The program does not inculde:

  • Bags used inside stores for unpackaged bulk items like produce, bakery, candy and small hardward items; and
  • Bags for prescription drugs, dry cleaning and primary packaging of prepared food.

4. Who is included in the program?

All NWT retail stores are included in the program; this includes clothing stores, convienience stores hardward stores, hair salons, florists, etc. Restaurants are not included in the program.  Every NWT household received two compact reusable bags through the mail in spring 2011 as part of the program implementation.

5.  Where does the 25¢ environmental fee go?

  • Distributors remit the surcharges they collect from NWT stores to the Environment Fund.
  • The Environment Fund is a special purpose fund set up under the Waste Reduction and Recovery Act (Act). This fund is used to cover program expenses and help to create new waste reduction and recovery programs
  • If the program is successful, there should be very little revenue (and a lot fewer bags littering the land and communities).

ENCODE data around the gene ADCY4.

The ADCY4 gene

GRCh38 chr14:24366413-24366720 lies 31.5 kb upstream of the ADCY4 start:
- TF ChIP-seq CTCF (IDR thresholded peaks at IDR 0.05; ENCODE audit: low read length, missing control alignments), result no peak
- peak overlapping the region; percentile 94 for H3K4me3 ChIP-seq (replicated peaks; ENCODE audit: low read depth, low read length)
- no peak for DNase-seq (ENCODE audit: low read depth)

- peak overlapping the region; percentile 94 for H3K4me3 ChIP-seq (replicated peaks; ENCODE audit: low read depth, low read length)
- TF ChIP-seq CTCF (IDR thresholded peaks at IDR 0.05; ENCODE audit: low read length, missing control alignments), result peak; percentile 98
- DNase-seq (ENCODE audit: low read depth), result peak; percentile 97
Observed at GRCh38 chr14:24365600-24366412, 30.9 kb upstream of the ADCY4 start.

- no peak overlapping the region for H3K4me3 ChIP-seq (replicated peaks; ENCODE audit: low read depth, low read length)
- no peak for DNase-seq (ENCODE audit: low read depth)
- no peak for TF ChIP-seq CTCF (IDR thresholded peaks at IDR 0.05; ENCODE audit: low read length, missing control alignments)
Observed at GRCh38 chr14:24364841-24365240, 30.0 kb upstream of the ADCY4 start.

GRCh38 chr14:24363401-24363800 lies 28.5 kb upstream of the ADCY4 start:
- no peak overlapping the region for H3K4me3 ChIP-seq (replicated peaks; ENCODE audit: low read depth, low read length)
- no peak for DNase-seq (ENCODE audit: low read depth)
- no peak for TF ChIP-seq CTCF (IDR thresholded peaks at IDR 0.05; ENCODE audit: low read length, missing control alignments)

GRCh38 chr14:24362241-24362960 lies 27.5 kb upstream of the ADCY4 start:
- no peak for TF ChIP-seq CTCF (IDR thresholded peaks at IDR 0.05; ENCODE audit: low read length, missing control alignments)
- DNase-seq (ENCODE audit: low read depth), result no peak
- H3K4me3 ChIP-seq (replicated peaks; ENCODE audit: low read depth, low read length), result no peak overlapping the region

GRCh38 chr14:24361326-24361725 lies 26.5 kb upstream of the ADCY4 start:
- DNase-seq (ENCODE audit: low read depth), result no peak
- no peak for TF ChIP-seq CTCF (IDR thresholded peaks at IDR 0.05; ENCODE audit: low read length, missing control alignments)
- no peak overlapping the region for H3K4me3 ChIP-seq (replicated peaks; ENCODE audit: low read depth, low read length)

6.  How can I register my business as a retailer with the program?

If you operate a retail store in the NWT, you must complete an ‘Application for Registration as a Retailer – SRBP R1’ form.  Click here for a copy of the form.

7.  What are my responsibilities as a retailer with the program?

Retailers must:

  • Register with the ENR. 
  • Procure SRBs from registered distributors only.
  • Charge customers 25¢ for each SRB requested.
  • Show the total SRB fees paid on the customer’s receipt.  
  • Collect GST on SRB fees and remit to Canada Revenue Agency.

8. What are my responsibilities as a distributor with the program?

Distributors of SRBs to NWT retail stores must:

  • Register with ENR.
  • Provide a list of all NWT retail stores to which they supply SRBs.  (All NWT postal codes begin with X1A, X0E or X0G.)
  • Collect 25¢ for each SRB distributed to a retail store in the NWT.